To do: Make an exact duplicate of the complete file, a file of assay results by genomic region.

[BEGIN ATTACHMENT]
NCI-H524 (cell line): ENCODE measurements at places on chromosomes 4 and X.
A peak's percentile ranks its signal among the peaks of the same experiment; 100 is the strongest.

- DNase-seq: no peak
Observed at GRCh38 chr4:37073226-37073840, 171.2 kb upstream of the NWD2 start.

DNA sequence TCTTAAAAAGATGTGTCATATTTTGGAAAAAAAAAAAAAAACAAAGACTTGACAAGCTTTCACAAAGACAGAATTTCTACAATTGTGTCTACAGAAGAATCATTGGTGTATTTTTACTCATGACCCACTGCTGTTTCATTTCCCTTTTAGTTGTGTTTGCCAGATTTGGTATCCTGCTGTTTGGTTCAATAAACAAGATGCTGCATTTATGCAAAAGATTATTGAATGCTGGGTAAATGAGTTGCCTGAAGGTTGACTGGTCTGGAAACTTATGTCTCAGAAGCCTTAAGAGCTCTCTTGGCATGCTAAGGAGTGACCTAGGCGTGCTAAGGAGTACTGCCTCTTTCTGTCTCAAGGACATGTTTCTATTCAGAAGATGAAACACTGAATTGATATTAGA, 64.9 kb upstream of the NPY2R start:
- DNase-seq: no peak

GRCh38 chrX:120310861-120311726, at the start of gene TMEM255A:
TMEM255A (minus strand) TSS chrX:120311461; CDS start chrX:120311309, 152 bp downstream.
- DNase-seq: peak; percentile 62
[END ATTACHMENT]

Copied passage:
NCI-H524 (cell line): ENCODE measurements at places on chromosomes 4 and X.
A peak's percentile ranks its signal among the peaks of the same experiment; 100 is the strongest.

- DNase-seq: no peak
Observed at GRCh38 chr4:37073226-37073840, 171.2 kb upstream of the NWD2 start.

DNA sequence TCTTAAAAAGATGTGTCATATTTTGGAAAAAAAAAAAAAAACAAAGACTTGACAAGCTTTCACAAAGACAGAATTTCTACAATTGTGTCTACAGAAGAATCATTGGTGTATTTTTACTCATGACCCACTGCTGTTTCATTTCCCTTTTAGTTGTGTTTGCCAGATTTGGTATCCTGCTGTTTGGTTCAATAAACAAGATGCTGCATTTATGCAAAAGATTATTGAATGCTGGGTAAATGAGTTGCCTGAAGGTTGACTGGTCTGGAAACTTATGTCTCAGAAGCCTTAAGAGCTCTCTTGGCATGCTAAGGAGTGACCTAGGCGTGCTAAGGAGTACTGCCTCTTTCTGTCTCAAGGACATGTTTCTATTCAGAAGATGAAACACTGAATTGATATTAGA, 64.9 kb upstream of the NPY2R start:
- DNase-seq: no peak

GRCh38 chrX:120310861-120311726, at the start of gene TMEM255A:
TMEM255A (minus strand) TSS chrX:120311461; CDS start chrX:120311309, 152 bp downstream.
- DNase-seq: peak; percentile 62